Young Yanks carry NY to win against Jays

Young Yanks carry NY to win against Jays

NEW YORK -- Thanks in large part to two players who were teammates in Triple-A as recently as four days ago, the Yankees took another step toward pushing their way into the postseason conversation.

Behind six scoreless innings from starting pitcher Chad Green and an RBI double from rookie right fielder Aaron Judge, the Yankees held off the Blue Jays, 1-0, at Yankee Stadium. Judge's double gave him an extra-base hit and an RBI for the third straight game to open his career, making him the first player in American League history to achieve such a feat. He's also the first player in Yankees history to record an extra-base hit in each of his first three career games.

"It's still the same game," Judge said about his quick transition to MLB pitching. "You've just got to try to go out there and have fun."

Toronto had a chance in the ninth, putting runners on the corners with one out, but Yankees closer Dellin Betances got Edwin Encarnacion to ground into a game-ending double play. With the win, the Yankees are still 4 1/2 games back of the second AL Wild Card spot, but the division race between Baltimore and Toronto is now tied.

Betances locks down the save

Blue Jays starter R.A. Dickey, who allowed one run and four hits in five innings, was Monday's hard-luck loser. The Blue Jays struck out 13 times and only recorded three hits.

"I felt like I pitched pretty well," said Dickey, whose record dropped to 8-13. "The only trouble I got into was a couple of walks really. … I felt as strong as I've ever felt with the ball in my hand, and the last three or four months I feel like I've always been just a click away from turning out really good outings. It was unfortunate tonight that I gave the run, but their guy pitched remarkably well. Sometimes you have to tip your cap to the other guy. Tonight was one of those nights."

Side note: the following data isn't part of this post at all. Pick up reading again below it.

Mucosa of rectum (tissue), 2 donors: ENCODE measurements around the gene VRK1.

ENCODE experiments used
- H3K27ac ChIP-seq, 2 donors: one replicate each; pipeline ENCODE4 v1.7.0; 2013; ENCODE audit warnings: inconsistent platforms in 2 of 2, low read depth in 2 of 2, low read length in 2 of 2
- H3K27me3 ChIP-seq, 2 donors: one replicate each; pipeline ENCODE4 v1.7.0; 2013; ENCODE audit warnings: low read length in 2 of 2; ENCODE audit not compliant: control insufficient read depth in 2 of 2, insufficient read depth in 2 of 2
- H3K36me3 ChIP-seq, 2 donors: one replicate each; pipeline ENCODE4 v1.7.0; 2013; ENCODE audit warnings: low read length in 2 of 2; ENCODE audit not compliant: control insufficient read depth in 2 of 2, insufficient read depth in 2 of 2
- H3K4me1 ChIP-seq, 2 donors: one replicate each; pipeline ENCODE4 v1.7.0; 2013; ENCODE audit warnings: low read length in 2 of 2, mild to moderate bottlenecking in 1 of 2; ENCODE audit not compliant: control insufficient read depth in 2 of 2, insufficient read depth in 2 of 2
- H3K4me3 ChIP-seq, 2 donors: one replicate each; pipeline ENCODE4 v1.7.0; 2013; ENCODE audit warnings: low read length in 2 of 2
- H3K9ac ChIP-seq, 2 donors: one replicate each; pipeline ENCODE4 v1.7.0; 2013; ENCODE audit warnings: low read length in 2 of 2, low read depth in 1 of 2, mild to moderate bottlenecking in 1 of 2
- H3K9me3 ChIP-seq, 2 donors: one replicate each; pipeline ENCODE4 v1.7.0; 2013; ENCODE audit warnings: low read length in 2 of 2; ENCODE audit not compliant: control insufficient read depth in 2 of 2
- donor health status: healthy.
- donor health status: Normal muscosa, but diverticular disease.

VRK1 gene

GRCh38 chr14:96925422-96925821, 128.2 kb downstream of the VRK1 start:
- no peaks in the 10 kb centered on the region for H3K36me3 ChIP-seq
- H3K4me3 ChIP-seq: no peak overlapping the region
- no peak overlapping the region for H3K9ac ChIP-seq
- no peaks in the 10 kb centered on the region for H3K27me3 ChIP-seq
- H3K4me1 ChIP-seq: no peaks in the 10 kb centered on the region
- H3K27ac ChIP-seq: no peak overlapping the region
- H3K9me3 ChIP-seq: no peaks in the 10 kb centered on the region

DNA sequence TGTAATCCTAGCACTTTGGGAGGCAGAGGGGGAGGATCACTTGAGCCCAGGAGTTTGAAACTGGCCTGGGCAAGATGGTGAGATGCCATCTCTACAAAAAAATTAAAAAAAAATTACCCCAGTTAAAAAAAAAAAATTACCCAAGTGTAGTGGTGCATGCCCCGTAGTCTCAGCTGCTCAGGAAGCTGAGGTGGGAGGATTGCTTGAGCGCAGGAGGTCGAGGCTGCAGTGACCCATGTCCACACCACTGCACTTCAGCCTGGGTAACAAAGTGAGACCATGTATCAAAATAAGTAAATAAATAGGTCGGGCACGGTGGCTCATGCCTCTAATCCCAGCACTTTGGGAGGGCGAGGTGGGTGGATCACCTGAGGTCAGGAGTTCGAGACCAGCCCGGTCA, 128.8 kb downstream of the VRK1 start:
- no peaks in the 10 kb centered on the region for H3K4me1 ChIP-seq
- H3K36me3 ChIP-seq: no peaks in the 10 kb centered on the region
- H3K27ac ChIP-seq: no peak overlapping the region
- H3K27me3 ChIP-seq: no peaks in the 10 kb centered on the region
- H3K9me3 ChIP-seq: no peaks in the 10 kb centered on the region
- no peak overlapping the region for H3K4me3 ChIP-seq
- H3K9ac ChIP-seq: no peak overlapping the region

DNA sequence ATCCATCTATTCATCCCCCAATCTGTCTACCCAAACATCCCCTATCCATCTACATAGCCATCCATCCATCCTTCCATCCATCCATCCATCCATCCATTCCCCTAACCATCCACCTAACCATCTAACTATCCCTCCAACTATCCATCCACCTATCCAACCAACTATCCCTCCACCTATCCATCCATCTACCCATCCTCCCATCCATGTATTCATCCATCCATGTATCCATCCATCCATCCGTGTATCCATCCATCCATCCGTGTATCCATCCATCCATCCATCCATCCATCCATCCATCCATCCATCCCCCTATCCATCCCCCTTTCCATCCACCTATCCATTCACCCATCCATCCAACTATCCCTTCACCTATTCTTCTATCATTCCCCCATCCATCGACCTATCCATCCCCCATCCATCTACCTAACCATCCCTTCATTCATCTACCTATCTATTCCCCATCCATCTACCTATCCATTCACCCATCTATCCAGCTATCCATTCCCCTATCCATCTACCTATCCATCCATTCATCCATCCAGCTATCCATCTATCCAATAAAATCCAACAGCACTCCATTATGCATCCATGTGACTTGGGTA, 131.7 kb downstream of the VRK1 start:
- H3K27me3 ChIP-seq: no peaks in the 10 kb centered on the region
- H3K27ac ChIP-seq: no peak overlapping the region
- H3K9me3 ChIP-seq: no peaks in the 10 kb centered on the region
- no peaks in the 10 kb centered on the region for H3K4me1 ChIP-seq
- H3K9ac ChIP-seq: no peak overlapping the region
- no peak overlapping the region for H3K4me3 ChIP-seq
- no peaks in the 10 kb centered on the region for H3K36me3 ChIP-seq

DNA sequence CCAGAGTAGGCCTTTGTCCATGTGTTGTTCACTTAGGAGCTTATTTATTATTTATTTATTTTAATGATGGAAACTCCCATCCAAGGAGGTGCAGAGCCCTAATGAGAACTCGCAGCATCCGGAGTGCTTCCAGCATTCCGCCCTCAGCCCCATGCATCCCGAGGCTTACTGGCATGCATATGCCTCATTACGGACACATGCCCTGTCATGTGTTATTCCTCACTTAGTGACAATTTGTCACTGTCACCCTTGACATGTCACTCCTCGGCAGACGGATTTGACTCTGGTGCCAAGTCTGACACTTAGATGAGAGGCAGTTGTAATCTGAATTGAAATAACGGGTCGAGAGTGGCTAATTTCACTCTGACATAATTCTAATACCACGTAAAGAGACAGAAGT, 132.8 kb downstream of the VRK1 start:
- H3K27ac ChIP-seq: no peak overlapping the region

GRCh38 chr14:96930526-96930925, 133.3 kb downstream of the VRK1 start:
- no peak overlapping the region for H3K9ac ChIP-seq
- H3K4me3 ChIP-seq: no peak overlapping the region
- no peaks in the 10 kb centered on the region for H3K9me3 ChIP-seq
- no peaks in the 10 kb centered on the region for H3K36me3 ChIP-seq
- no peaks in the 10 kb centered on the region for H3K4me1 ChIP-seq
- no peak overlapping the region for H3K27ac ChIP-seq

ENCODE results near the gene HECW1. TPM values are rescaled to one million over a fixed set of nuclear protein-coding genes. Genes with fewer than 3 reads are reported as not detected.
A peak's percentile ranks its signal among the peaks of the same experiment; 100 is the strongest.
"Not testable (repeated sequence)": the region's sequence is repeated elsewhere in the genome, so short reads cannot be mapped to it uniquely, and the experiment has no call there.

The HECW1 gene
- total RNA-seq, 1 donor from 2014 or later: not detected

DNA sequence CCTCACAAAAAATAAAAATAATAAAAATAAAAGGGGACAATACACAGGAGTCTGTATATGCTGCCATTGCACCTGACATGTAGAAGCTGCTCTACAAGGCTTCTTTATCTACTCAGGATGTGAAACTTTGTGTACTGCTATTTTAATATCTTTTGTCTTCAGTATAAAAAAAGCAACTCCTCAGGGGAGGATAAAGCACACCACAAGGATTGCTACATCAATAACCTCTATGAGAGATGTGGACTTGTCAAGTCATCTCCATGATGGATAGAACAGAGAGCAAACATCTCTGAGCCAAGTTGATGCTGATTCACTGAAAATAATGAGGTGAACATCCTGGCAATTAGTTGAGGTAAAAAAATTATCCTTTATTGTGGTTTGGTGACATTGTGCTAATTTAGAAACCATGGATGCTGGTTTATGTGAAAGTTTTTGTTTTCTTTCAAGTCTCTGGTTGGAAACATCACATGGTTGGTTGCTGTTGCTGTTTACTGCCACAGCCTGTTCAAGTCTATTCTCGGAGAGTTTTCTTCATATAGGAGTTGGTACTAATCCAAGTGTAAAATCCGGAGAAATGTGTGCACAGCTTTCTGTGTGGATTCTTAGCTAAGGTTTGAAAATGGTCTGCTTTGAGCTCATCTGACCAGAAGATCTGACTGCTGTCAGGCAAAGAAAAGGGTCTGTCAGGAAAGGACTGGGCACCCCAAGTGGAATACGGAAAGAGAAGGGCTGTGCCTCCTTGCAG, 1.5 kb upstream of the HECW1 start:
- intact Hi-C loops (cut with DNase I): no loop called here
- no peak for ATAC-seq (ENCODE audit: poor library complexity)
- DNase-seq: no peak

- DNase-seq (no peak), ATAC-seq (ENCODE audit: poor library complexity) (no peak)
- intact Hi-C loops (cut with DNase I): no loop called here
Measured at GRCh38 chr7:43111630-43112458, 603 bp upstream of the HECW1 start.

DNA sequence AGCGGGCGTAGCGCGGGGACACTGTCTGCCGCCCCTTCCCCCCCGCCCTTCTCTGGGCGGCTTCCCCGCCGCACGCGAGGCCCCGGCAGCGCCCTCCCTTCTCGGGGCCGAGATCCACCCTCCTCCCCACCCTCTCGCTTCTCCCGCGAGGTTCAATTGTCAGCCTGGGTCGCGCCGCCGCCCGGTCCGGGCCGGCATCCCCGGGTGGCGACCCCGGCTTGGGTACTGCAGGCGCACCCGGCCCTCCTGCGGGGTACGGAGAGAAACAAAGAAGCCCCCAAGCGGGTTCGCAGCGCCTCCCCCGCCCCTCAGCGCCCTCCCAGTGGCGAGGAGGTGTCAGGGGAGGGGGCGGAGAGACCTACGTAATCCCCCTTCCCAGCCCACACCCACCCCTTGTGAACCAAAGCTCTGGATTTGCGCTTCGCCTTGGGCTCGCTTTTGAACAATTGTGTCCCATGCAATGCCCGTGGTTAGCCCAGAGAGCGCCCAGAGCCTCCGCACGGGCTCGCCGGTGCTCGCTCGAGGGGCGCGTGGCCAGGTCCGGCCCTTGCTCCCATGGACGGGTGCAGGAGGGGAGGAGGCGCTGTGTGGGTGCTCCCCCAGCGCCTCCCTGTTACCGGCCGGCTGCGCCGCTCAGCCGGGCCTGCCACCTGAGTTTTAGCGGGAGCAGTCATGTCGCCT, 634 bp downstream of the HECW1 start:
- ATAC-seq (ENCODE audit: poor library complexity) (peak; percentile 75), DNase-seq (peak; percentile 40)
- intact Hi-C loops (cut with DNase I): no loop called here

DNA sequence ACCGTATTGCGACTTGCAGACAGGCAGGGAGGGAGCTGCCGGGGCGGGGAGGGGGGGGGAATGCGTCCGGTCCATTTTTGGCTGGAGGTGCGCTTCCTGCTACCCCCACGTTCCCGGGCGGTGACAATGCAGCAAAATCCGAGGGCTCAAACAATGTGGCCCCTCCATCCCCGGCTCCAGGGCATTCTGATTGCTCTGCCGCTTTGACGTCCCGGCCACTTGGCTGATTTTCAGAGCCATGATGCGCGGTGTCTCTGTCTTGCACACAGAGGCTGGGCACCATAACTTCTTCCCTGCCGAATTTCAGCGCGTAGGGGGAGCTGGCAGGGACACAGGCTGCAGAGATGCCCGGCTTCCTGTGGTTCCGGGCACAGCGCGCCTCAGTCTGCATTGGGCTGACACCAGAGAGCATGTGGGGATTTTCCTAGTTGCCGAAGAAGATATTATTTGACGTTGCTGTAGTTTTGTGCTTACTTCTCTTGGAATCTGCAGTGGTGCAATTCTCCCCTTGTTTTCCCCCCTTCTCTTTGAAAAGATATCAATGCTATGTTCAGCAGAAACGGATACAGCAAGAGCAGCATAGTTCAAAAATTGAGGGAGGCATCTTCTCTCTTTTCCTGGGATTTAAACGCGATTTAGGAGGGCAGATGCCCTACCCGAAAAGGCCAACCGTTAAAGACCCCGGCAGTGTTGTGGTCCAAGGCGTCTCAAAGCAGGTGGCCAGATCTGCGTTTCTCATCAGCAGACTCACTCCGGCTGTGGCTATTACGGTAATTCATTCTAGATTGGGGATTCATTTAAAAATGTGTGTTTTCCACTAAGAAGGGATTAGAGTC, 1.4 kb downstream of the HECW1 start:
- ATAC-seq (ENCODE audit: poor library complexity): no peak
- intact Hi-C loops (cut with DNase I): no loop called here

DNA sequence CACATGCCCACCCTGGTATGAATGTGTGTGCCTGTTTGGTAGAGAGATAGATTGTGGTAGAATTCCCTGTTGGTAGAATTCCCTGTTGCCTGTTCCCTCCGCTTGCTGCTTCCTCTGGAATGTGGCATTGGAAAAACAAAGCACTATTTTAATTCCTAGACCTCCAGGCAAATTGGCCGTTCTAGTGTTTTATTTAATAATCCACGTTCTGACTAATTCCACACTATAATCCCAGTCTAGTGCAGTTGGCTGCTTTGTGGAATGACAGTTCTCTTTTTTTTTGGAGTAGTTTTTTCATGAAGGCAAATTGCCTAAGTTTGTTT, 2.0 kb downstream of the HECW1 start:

MOMENTS THAT MATTERED
Mean Green pitching machine: Monday was Green's best start as a big leaguer, as the rookie struck out a career-high 11 while walking none and allowing just two hits in six innings Thanks in large part to the high strikeout totals, Green's pitch count ballooned to 104 after six innings and he gave way to relief pitcher Tyler Clippard. The only trouble Green -- who opened his outing with 4 1/3 perfect innings -- found himself in came in the fifth when he allowed two one-out hits, but he struck out the next two batters to dispatch the threat. More >

"I think sometimes when you get in those situations you try to overthrow a little bit too much," Green said. "I was just trying to focus on the glove, trust in [catcher] Gary [Sanchez] and just kind of throw it."

Green's scoreless outing

Keeping it close: Already trailing by a run, the Blue Jays were in serious danger of letting the Yanks break the game open in the sixth inning. Reliever Joe Biagini loaded the bases with one out but then got Jacoby Ellsbury to hit a little chopper back to the mound. Biagini initially dropped the ball but kept his composure, picked it up and threw home to record the forceout. Biagini got himself out of the jam by getting Chase Headley to strike out swinging.